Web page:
HFOT Veteran continues to serve through international mission trips

Categories: Blog, Helping in the Community, Home

During his two deployments to Afghanistan, Marine Corporal Luke McDermott thrived off the ability to help others. He loved witnessing the positive impact he and his fellow Marines were making in a country dealing with oppression and violence. “Knowing I was making a difference keeping people safe back home in the United States was huge too, definitely the best part about serving,” he says.

His military career abruptly ended during his second deployment in June 2010, when he lost both legs in an improvised explosive device (IED) blast. His role was suddenly reversed – he was no longer the one helping others, but needed it himself. After a tough recovery process and rigorous therapy, Luke was walking on prosthetics by the end of the year.

Even with all he has endured, Luke still feels a need to continue to support communities across the world. He takes time out of his busy schedule to travel with volunteer organizations on his own dime. In April 2016, he spent two weeks teaching young children in Morocco with International Volunteer HQ. “Seeing the overall growth in learning of the kids was probably one of the best things,” he says. “Every child was eager and excited to learn, and it always put a smile on my face to walk in every morning and see the kids smiling and happy.”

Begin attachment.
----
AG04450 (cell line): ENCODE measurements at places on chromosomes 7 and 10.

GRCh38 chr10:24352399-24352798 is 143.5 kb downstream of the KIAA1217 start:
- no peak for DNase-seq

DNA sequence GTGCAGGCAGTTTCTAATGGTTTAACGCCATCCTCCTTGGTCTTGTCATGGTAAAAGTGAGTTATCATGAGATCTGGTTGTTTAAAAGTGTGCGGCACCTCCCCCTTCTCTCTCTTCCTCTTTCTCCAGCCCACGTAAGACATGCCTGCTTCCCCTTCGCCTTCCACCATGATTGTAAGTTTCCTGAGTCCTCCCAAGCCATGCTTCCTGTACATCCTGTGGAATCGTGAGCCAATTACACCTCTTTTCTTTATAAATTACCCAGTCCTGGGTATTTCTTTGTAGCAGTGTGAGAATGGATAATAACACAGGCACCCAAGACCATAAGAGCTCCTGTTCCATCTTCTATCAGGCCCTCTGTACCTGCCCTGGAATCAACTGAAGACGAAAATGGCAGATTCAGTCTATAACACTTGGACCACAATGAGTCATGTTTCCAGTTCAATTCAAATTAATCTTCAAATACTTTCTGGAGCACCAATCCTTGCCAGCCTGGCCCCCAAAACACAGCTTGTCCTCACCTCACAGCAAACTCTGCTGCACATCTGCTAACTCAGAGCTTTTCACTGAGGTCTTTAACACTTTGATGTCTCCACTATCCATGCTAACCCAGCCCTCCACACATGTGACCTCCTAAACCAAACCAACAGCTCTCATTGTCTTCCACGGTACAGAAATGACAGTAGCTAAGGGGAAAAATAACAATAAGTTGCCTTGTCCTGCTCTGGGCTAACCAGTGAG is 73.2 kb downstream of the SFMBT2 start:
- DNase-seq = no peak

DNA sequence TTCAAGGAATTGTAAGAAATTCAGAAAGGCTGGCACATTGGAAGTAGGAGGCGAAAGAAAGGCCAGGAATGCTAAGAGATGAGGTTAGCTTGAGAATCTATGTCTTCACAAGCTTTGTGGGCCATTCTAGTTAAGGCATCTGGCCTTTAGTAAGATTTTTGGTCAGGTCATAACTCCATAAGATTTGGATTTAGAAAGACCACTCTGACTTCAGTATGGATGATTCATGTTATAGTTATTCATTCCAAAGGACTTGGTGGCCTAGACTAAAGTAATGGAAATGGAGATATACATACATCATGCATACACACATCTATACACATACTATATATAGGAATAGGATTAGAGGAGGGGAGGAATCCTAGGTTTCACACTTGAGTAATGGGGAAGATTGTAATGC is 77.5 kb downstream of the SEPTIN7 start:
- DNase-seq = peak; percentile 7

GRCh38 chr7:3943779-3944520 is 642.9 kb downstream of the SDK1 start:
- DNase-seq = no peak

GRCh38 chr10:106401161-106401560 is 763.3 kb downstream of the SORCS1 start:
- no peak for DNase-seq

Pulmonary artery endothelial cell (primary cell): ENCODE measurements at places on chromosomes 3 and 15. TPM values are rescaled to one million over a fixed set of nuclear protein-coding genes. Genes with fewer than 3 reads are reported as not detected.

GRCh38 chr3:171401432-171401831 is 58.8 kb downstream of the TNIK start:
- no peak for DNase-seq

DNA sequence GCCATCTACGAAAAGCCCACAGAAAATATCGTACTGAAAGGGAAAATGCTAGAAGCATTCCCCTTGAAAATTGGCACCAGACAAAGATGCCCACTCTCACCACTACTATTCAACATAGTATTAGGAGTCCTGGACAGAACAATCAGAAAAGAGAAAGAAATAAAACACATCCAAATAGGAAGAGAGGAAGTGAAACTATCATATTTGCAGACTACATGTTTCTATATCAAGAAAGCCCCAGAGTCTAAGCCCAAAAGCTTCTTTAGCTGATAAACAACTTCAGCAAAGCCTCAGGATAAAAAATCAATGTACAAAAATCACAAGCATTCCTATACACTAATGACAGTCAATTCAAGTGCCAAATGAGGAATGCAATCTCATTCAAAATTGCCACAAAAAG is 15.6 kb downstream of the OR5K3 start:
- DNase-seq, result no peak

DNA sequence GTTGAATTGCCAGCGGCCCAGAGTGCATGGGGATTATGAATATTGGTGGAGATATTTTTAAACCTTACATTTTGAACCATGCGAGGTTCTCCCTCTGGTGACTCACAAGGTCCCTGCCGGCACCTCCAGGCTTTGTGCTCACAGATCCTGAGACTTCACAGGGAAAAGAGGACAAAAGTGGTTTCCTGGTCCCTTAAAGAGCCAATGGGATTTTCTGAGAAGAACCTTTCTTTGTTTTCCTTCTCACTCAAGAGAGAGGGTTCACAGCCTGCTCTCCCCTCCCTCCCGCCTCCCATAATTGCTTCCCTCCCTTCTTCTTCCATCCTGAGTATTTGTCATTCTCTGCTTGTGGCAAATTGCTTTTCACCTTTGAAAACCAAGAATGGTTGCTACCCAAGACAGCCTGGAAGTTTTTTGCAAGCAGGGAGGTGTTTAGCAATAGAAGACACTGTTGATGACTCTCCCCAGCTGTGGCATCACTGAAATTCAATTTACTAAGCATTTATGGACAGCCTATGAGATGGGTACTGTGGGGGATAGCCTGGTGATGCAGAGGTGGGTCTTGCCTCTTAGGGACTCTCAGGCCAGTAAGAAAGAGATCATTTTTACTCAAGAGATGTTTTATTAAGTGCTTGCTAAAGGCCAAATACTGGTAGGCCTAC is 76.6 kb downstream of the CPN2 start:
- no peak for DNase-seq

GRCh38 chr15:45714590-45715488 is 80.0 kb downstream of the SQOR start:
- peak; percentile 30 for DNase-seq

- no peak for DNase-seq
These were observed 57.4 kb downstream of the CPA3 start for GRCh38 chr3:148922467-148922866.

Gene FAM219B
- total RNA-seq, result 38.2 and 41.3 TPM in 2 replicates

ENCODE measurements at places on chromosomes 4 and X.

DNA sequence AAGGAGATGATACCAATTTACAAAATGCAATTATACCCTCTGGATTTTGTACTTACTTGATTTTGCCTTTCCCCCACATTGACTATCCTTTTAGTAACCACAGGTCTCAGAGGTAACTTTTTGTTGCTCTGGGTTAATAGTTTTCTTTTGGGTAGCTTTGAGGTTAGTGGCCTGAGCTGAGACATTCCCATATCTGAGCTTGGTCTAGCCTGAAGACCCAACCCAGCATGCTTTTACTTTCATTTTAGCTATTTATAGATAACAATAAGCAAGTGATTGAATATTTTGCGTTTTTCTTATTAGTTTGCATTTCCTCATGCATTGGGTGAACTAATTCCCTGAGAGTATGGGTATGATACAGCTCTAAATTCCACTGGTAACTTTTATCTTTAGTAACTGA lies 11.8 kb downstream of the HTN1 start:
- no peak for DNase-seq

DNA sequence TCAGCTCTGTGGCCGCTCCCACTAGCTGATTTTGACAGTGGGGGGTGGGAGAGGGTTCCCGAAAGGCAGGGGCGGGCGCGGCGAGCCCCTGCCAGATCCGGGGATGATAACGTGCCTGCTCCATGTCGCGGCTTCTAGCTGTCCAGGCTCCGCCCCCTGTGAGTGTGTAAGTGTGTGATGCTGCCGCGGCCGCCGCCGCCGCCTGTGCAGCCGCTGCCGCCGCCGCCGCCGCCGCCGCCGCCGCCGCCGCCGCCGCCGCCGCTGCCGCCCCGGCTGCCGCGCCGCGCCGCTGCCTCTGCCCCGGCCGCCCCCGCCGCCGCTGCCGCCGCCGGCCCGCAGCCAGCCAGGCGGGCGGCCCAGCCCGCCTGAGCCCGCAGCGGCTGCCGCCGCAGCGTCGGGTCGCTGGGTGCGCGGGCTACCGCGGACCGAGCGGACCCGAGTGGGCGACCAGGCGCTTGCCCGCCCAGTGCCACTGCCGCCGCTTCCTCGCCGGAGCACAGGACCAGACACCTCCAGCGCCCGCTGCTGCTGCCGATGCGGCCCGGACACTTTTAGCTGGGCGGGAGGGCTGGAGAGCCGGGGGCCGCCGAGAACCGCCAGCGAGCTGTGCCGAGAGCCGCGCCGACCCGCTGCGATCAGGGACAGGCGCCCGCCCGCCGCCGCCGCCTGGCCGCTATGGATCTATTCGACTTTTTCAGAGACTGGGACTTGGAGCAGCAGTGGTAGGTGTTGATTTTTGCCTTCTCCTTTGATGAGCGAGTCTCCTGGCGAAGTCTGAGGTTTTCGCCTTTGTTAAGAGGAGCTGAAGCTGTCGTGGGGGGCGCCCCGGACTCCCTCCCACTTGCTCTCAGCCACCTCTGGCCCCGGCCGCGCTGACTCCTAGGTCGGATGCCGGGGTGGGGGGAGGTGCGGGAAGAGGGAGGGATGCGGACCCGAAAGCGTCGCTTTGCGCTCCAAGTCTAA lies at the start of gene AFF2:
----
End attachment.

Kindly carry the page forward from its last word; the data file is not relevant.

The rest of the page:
The students in Morocco were not the only ones learning something; they also made a lasting impression on Luke. “These kinds of experiences always make you look at the world differently. It shows that even in a short amount of time you can still have a big impact on people’s lives,” he says.

There’s one significant drawback Luke has to deal with while going on these trips – he does not bring his wheelchair. This forces him to use his prosthetics the entire time, causing him to be sore when he returns home. Luke’s current living situation is not wheelchair accessible, so he has to continue wearing his prosthetics when he returns home from a service trip, producing even more discomfort. Having a specially adapted home from Homes For Our Troops will provide Luke with a comfortable environment at all times, and he will be able rest adequately before and after traveling. “I will be able to take a break from my prosthetics, while still being able to navigate around my house to cook and clean with no problems,” he says.

Because of all Luke has sacrificed for his country, Homes For Our Troops will award Luke with a fully accessible, mortgage-free home in upstate New York. Without the financial burden of a mortgage, Luke will be able to pursue more service trips in the future. He hopes to do at least one a year.

Learn more about Luke and find out how you can get involved in the building of his specially adapted home at www.hfotusa.org/mcdermott.